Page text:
Abbott (NYSE:ABT) said today it filed a complaint with the Delaware Court of Chancery seeking to terminate its proposed $5.8 billion acquisition of Alere (NYSE:ALR), referencing a “substantial loss in Alere’s value.”
Illinois-based Abbott said that since signing its agreement to pick up Alere on January 30, the company has “suffered a series of damaging business developments.”
These include the permanent recall of a product platform, government elimination of billing privileges for an Alere division, multiple government and criminal subpoenas and a 5-month delay on its 10K filing, as well as admitting internal control failures which require a restatement of its 2013-2015 financials, Abbott said.
“Alere is no longer the company Abbott agreed to buy 10 months ago. These numerous negative developments are unprecedented and are not isolated incidents brought on by chance. We have attempted to secure details and information to assess these issues for months, and Alere has blocked every attempt. This damage to Alere’s business can only be the result of a systemic failure of internal controls, which combined with the lack of transparency, led us to filing this complaint,” Abbott external communications VP Scott Stoffel said in a press release.
Abbott said that under the terms of the merger agreement signed in January, the company may “terminate the transaction if adverse events materially change Alere’s long-term prospects.”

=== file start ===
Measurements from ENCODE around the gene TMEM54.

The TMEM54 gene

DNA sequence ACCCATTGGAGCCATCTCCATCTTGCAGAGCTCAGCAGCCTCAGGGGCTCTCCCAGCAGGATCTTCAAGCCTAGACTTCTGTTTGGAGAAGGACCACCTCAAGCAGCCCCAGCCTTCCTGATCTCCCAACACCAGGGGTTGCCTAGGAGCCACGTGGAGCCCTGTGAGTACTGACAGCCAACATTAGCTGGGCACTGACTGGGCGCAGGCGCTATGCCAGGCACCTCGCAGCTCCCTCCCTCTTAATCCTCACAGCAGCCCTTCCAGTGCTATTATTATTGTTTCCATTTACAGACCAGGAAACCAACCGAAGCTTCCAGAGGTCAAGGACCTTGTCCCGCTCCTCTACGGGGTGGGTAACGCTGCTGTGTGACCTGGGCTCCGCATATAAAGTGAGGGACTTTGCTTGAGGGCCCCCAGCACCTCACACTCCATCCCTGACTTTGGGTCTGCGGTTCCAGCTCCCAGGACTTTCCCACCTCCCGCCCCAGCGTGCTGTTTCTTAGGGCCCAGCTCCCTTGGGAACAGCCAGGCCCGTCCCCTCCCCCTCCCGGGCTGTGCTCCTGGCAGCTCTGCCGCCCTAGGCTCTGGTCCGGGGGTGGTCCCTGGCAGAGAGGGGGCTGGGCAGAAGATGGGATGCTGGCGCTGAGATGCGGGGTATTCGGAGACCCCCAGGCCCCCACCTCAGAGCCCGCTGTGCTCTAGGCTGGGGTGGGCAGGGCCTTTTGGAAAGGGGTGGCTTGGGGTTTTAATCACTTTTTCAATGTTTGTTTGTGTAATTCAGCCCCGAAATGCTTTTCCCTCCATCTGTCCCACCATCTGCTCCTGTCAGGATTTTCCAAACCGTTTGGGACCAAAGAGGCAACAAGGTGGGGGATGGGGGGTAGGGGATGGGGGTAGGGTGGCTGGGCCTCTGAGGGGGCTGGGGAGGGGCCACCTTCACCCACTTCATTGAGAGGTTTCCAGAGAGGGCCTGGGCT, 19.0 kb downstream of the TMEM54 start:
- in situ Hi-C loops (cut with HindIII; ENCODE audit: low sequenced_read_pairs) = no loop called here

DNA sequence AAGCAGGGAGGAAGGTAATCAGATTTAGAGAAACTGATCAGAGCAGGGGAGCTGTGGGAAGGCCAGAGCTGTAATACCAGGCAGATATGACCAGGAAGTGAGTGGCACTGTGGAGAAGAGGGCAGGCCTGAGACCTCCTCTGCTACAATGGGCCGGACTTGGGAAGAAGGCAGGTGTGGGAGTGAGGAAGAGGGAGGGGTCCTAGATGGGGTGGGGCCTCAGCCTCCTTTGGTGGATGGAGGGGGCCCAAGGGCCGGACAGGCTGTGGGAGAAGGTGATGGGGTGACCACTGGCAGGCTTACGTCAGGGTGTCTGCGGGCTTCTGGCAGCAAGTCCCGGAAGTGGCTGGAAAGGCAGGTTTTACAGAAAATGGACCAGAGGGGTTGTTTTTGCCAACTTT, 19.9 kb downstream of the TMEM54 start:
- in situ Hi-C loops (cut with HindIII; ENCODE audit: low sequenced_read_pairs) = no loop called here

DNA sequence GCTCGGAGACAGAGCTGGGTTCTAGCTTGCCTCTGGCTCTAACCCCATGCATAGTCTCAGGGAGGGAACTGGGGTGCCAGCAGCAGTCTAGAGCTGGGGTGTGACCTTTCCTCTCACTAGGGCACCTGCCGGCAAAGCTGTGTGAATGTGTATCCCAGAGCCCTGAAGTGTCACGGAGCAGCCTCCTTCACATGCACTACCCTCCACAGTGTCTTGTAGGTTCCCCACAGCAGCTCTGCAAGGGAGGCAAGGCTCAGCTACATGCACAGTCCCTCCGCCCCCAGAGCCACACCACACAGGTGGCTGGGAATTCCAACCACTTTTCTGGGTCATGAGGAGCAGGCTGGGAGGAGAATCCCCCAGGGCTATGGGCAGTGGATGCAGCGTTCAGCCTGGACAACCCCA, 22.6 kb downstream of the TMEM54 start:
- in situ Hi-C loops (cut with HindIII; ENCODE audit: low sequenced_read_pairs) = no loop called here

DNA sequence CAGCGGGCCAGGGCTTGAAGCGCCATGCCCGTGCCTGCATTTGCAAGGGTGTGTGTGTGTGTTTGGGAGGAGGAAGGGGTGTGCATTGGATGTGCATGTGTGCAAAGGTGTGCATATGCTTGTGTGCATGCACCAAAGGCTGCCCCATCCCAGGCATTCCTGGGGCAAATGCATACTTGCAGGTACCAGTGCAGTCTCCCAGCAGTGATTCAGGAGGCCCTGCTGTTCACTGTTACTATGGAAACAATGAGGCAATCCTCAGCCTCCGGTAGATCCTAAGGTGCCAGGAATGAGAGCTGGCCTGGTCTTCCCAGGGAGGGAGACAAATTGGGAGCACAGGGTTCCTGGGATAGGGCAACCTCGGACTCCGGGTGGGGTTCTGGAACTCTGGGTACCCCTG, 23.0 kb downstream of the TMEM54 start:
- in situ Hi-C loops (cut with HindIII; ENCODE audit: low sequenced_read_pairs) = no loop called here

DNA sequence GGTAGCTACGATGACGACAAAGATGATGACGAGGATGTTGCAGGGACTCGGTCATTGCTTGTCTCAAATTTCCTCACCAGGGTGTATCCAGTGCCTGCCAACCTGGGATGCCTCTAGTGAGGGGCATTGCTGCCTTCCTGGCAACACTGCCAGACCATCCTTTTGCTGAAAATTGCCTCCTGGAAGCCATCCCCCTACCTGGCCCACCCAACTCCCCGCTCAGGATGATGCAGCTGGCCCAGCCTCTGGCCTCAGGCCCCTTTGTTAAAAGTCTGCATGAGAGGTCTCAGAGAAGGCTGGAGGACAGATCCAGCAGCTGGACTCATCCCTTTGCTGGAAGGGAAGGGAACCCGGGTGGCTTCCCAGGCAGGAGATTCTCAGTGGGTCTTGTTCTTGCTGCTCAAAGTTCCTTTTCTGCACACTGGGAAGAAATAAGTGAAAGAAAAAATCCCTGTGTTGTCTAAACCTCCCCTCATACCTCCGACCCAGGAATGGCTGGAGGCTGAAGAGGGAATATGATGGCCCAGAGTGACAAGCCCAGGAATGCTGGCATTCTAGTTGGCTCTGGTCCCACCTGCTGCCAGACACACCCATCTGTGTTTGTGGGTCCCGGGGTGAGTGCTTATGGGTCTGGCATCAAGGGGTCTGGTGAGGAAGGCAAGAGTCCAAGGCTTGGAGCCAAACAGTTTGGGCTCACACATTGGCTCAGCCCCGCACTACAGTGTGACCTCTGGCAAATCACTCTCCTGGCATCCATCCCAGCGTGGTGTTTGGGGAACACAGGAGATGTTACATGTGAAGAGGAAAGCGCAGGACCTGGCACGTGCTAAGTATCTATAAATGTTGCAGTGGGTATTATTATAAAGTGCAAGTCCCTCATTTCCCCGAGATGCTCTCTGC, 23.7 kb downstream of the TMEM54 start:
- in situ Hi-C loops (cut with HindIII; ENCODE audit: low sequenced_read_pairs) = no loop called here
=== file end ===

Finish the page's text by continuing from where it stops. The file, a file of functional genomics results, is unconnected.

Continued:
Shortly after Abbott announced the suit, Alere responded by saying that the filing is “entirely without merit.”
“As Abbott well knows, none of the issues it has raised provides it with any grounds to avoid closing the merger. Alere has fully complied with its contractual obligations under the merger agreement and is highly confident that the merger will be completed in accordance with the terms set forth in the merger agreement. Alere will take all actions necessary to protect its shareholders and to compel Abbott to complete the transaction in accordance with its terms,” Alere wrote in a press release.
Shares in Abbott have dipped just under 1%, trading at $38.10 as of 1:18 p.m. EST, while Alere’s shares have dropped nearly 9%, trading at $36.30 as of 1:18 p.m. EST.
The $5.8 billion deal, which was announced in February, ran into trouble right out of the gate. A March 11 subpoena from the U.S. Justice Dept. sought documents on Alere’s dealings with 3rd-party distributors and foreign healthcare officials and the company was late in filing its full-year results for 2015. Alere in April rejected a $50 million offer from Abbott to spike the merger; in July the DoJ initiated another probe into Alere’s billing practices for pain management payments from government insurance programs.
Alere sued Abbott the next month, looking to force its would-be acquirer to obtain all antitrust approvals required to complete the acquisition. In early September, Delaware Chancery Court Judge Sam Glasscock put the lawsuit on the fast track and urged the companies to try and talk things out; an attempt at mediation failed later that month.
Abbott filed its counter-suit last month, the same day that the Centers for Medicaid & Medicare Services revoked enrollment for Alere’s Arriva diabetes division after finding that it submitted claims for 211 deceased patients.
Abbott is hoping to close another deal, the $25 billion acquisition of St. Jude Medical (NYSE:STJ), by the end of this year. Anti-trust regulators in the European Union granted conditional approval to the merger in November. Alere alleges in its lawsuit against Abbott that its would-be acquirer got cold feet after inking the St. Jude deal in April.